Look back at the Courthouse ( I just love this bridge).

Blackheaded gulls on the Carlisle bridge.

One more look back.

This is the end of today’s walk. We leave People’s Park and walk into town again. Hardy’s Bridge below was built in 1841/1842, and commemorates the captain of Admiral Nelson’s flagship HMS Victory Sir Thomas Masterman Hardy (1769-1839).

We resume our walk along the St. John’s River in two weeks. Thank you for joining the tour.

www.inesemjphotography Have a wonderful weekend!

White Christmas

Waterford got plenty of snow last winter. Everything looked so neat.

In the beginning, the falling snow melted after touching the ground. After a month, it started to stay longer and longer.

I am pretty sure that this House of Waterford Crystal employee didn’t have ‘shoveling snow’ in his job description.

After a couple of days like that, people started storing bread and milk.

Then the storm came.

The following morning Waterford was all white and desolate.

I walked right in the middle of the former streets.

South Kilkenny on the other side of River Suir also looked quiet.

I walked past the Rice bridge with my bag of bird seed and apples, cleared the snow from the places with the bird tracks, and tossed a good few handfuls on the ground. Two bridges were barely visible through the falling snow.

Back in town, I learned that Centra across the bus station was the only shop that was open. By the size of the queue outside the shop I could tell that people ran out of bread already.

Reginald Tower has seen snow before. At least in 1987.

When I tried to walk through the smaller streets, sometimes I had to turn back – the drifts were higher than my knees. I know it sounds pathetic to the readers from Canada or Norway.

The other half of my apples went to the flock of cute visitors from Iceland – Redwings.

The storm doesn’t calm down, and I am sorry for the little Redwings. On a day like this, it is nice to be inside, cuddled up with an old friend ūüėČ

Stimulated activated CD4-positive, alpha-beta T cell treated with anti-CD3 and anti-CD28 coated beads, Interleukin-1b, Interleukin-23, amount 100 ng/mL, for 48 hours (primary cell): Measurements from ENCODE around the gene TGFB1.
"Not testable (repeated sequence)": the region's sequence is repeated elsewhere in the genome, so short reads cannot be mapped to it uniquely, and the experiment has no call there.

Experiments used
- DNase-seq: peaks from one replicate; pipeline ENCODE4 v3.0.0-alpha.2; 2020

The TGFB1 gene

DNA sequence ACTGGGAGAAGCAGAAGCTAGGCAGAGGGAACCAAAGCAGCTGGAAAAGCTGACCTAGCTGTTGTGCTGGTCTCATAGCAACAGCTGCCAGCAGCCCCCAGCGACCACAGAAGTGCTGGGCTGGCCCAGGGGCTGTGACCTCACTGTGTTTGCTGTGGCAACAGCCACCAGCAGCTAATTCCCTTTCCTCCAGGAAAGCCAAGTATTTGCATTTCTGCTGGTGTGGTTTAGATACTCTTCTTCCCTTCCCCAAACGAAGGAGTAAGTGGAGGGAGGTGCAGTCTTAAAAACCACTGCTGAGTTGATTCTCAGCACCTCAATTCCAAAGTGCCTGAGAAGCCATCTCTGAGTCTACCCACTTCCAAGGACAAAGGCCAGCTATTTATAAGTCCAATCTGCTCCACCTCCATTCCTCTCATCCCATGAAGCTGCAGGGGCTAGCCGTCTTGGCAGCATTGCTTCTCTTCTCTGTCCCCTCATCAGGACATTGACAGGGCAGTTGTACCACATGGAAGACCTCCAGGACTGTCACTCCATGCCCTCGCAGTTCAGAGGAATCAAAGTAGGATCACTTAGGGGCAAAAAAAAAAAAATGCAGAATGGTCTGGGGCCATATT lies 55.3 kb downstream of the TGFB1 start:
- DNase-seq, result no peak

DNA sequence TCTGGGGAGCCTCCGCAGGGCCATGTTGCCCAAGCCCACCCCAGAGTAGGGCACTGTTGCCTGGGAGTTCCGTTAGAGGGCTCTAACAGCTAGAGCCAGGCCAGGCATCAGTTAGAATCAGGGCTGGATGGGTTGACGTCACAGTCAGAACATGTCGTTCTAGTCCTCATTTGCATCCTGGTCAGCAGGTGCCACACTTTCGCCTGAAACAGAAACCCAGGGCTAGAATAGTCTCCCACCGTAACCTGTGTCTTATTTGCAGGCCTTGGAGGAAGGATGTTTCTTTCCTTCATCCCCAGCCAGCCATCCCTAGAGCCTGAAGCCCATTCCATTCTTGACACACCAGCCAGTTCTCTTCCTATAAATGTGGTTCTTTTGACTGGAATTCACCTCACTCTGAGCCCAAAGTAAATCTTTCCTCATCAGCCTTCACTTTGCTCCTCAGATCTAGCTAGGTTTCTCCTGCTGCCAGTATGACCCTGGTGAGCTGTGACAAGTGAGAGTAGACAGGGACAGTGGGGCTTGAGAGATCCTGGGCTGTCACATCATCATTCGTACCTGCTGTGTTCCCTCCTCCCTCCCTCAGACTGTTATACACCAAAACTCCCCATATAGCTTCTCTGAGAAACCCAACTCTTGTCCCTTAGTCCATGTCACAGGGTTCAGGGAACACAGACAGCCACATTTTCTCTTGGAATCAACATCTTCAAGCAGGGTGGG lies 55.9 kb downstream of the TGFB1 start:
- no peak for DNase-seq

I didn’t have enough confidence to build a snowman in the street, but after returning home I could not resist anymore and built a tiny snowman on my windowsill. Snow in Ireland is a rare occurrence. You never know if you live to see another snowfall.

My baby cacti plants are obviously excited about the snow and both sprout flowers.

Unfortunately, these are events of the past. White Christmas is still a dream this December.

Today the streets look as normal – no snow, no excitement.

Of course we have decorations, pony rides, carousels and Ferris wheels, like we always have had at this time of the year, but we are so missing those crystals of frozen water!

I guess we have to be happy with what we have.

Merry Christmas, Friends!

Hope you always find peace, and give your heart to everything you do.

 

PS: More music on Thom’s blog¬†The Immortal Jukebox – C-H-R-I-S-T-M-A-S Alphabet throughout December.

SPRAOI – Source to Sea

SPRAOI 2017

As always, the three-days long festival culminates in a spectacular creative parade Sunday night. Every parade has a theme. Source To Sea¬†is the theme for this year’s 25th anniversary Parade. It is all about River Suir.

SPRAOI 2017

I have written about River Suir on many occasions, and I know I will write again :).

River Suir is 185 km ( 115 mi) long with the average flow rate of 76.9 cubic metres per second – ¬†and we love every drop of it! River Suir begins on the slopes of Devil’s Bit Mountain in County Tipperary and flows south to Waterford Harbour where she enters the Atlantic Ocean.

River Suir flows past many castles, and she has witnessed many bloody battles.

Snaking through the countryside, River Suir grows in size and beauty. She is a home to many creatures, real and mystical, and her secrets are well kept, some of them hidden in the thick of her islands.